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  Reply # 1217124 18-Jan-2015 21:03
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I wonder when Mauricio Snowden will post his content.




 


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  Reply # 1217176 18-Jan-2015 22:12
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Did someone say Comcast call center? 

Oh good gracious. I was on the phone to one of my american friends who lives in Kansas who was trying to cancel their comcast service to move to google fiber. He spent a good solid 2 hours on the phone trying to leave, of course the Comcast customer service rep was trying to pull the usual tricks of saying "Why would you want to leave Americas fastest isp?" and "look we can give you a year free if you stay with us"

I'm pretty sure Google's 1000/1000 for $70 a month is more appealing when the $125 he was paying for basically 20/5 when he was supposed to be getting 145/15.

Who ever this ISP is it had better not be Orcon.





You can also follow me on twitter here @kiwifortw I do twitch streams every now and then at twitch.tv/kiwiforthewin :)

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  Reply # 1217179 18-Jan-2015 22:16
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I may not publish the full document. I have asked this ISP for comments on how they plan to reconcile the internal savings proposed in this document with the declining quality in customer services seeing in some contact areas there's indication of up to 45% reduction in headcount.







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  Reply # 1217180 18-Jan-2015 22:17
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freitasm: I may not publish the full document. I have asked this ISP for comments on how they plan to reconcile the internal savings proposed in this document with the declining quality in customer services seeing in some contact areas there's indication of up to 45% reduction in headcount.





That's really bad and that's a scary stat.





You can also follow me on twitter here @kiwifortw I do twitch streams every now and then at twitch.tv/kiwiforthewin :)

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  Reply # 1217203 18-Jan-2015 22:56
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I am surprised ISPs haven't begun to charge for some types of customer support if you phone them, but keeping online and email support free (albeit slow). This is the model some other types of online service companies are charging. Trademe for example have been doing this for years, although their email support is pretty good. The other is giving away the service for free, but if you need support, you have to pay.

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  Reply # 1217214 18-Jan-2015 23:19
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mattwnz: I am surprised ISPs haven't begun to charge for some types of customer support if you phone them, but keeping online and email support free (albeit slow). This is the model some other types of online service companies are charging. Trademe for example have been doing this for years, although their email support is pretty good. The other is giving away the service for free, but if you need support, you have to pay.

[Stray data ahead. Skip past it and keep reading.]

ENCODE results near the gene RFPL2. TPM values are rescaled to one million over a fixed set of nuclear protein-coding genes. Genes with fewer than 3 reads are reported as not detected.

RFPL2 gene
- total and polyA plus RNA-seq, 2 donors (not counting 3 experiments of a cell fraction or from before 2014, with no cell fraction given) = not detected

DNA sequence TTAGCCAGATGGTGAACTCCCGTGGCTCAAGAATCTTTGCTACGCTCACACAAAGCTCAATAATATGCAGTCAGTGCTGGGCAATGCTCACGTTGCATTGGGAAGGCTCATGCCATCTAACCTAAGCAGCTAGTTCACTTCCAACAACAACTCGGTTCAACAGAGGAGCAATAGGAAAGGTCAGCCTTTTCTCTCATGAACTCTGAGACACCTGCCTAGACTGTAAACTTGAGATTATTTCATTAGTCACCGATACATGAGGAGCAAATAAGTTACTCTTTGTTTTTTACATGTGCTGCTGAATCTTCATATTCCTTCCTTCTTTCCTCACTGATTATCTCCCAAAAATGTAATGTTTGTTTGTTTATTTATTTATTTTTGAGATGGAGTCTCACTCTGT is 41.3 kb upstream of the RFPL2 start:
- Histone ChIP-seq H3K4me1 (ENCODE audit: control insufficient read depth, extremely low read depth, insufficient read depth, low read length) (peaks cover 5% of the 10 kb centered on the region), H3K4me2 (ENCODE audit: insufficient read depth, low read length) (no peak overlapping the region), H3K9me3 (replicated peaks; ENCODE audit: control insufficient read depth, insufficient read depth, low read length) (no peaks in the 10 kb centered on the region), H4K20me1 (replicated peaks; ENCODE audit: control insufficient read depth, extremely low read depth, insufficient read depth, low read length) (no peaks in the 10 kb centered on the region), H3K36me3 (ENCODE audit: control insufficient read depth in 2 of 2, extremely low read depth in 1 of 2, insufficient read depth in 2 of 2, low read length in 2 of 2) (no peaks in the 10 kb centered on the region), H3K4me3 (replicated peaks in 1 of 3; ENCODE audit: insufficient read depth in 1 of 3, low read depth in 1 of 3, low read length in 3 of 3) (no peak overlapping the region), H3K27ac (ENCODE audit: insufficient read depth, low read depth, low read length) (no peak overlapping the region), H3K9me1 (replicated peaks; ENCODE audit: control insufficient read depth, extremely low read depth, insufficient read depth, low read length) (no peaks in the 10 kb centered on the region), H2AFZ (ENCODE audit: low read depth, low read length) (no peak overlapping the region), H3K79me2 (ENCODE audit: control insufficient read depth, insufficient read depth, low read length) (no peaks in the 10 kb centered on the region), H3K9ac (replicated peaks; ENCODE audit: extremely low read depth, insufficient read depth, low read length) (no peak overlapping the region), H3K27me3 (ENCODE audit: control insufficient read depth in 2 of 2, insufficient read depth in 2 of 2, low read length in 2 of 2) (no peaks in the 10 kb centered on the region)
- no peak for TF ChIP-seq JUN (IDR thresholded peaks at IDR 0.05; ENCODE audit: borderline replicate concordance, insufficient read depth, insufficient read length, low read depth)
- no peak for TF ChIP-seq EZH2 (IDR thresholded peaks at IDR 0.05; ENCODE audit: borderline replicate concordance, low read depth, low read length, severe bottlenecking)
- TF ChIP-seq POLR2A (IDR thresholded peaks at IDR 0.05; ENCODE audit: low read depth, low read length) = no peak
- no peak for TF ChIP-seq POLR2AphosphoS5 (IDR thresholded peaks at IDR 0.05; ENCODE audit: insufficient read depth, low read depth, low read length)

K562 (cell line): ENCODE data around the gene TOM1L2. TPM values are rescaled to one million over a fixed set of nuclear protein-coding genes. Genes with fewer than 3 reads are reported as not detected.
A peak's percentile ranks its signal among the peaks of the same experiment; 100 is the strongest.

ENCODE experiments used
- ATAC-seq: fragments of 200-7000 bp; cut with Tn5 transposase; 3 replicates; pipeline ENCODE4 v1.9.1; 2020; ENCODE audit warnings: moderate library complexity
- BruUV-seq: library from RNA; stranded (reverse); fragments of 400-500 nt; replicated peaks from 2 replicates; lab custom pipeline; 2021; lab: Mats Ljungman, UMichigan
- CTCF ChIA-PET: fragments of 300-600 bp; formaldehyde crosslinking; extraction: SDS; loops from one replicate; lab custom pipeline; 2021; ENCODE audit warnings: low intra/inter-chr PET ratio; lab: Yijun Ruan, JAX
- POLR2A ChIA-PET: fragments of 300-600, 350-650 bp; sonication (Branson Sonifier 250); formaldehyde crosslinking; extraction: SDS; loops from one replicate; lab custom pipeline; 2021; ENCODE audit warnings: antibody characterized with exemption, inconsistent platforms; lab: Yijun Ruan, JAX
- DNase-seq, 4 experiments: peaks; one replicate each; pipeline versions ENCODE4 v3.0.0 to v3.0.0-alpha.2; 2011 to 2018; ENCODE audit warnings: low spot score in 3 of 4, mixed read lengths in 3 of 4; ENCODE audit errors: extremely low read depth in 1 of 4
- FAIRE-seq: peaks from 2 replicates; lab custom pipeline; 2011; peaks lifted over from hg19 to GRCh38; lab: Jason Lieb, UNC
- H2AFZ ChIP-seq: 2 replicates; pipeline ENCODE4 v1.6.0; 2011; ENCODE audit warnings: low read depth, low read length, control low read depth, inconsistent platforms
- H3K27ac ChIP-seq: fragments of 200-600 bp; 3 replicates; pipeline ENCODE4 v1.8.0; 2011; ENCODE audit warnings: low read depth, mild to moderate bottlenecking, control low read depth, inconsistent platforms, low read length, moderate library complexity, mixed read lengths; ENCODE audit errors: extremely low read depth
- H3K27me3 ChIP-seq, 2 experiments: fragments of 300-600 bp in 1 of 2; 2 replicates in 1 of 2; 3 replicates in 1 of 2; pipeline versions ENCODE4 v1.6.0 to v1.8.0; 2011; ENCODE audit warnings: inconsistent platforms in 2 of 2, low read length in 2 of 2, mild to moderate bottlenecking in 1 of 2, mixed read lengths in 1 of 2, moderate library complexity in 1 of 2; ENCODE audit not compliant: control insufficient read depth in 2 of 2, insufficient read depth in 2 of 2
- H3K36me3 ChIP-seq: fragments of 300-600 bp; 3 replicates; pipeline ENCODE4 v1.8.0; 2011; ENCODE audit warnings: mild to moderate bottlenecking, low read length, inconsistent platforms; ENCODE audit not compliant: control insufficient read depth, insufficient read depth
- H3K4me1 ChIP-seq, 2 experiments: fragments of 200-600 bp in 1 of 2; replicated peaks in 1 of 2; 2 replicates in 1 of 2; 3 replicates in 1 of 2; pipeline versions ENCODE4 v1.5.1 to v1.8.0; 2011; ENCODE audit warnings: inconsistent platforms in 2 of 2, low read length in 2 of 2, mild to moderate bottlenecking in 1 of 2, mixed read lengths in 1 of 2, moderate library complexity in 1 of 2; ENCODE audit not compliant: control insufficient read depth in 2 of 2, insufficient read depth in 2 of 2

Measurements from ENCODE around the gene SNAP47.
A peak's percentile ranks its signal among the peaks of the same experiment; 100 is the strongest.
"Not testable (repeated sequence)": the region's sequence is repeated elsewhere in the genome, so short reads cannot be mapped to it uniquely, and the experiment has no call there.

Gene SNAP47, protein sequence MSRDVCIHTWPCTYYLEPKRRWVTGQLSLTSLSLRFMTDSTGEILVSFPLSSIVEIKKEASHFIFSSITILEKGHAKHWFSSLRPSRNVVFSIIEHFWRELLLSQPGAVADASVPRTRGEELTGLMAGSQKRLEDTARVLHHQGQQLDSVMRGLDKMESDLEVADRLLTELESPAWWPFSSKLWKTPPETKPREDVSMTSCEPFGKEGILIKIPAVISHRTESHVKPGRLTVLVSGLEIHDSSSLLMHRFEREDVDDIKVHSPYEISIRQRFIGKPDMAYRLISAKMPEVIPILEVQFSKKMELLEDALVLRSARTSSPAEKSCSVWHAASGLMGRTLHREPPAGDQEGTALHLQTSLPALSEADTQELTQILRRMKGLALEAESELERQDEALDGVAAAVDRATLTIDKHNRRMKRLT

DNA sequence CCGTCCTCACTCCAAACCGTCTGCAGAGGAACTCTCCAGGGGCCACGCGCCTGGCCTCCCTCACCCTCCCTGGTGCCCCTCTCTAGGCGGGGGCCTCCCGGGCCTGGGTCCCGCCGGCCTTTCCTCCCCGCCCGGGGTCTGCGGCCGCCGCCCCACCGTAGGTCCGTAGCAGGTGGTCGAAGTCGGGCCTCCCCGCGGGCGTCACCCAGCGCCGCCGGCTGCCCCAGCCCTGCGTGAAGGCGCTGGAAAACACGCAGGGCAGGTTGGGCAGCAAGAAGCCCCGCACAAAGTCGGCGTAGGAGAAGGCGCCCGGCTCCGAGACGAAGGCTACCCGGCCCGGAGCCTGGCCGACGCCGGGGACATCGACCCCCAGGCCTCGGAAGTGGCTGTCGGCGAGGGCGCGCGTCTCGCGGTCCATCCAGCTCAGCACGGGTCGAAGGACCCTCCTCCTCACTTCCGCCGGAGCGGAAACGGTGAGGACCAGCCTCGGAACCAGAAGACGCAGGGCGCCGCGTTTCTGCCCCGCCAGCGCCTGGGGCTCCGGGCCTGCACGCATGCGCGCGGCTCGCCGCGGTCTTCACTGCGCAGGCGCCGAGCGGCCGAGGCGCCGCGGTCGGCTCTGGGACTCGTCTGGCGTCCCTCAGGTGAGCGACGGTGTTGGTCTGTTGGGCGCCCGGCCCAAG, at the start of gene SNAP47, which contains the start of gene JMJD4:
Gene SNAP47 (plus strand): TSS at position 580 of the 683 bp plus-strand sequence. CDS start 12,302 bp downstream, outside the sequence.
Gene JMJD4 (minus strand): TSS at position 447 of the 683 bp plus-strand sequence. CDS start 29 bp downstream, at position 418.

This would be really unfair if you have problems that are outside of the ISPs control. Best example being line faults. As you can't report them to Chorus directly. You have to report them to the ISP despite the ISP not owning the line.

I went thorough this when the 40 year old direct buried single pair cable to my house failed. Took lots of calls to Orcon before they could finally convince Telecom to replace the cable. As the cable would get a patch up repair which would then break again. (This was before Chorus was split off from Telecom)





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  Reply # 1217270 19-Jan-2015 07:46
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billbennett: It's hardly surprising given that none of the big ISPs make much money from consumer broadband services (see: http://www.geekzone.co.nz/content.asp?contentid=17128)

Geekzone readers would probably be happier paying a couple of dollars more each month for broadband knowing they'll get decent service when needed. The less technically-focused public would probably rather keep the cash. At least until they encounter really awful customer service. 

This leaves a great opportunity for an ISP to position itself as THE customer service brand. That sometimes happens in overseas markets. 


I personally disagree with that statement. Price is all anyone cares about be it geek or not. The customer service needs to get so bad it's a joke before it starts impacting if customers start leaving.

Look at the ongoing arguments over Chorus and the comcom over the price of wholesale broadband.
Look at bigpipe and its success amongst geek circles due to price because they have no helpdesk.
Look at Vodafone AU... Their service (not customer service) had to get worse than shocking before it seriously shed customers.

So in my personal view the service you pay for needs to effectively cease working before you move providers if the price is the lowest.

NZ is a low wage economy. So everything is focused on price.

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  Reply # 1217279 19-Jan-2015 08:14
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plambrechtsen:
billbennett: It's hardly surprising given that none of the big ISPs make much money from consumer broadband services (see: http://www.geekzone.co.nz/content.asp?contentid=17128)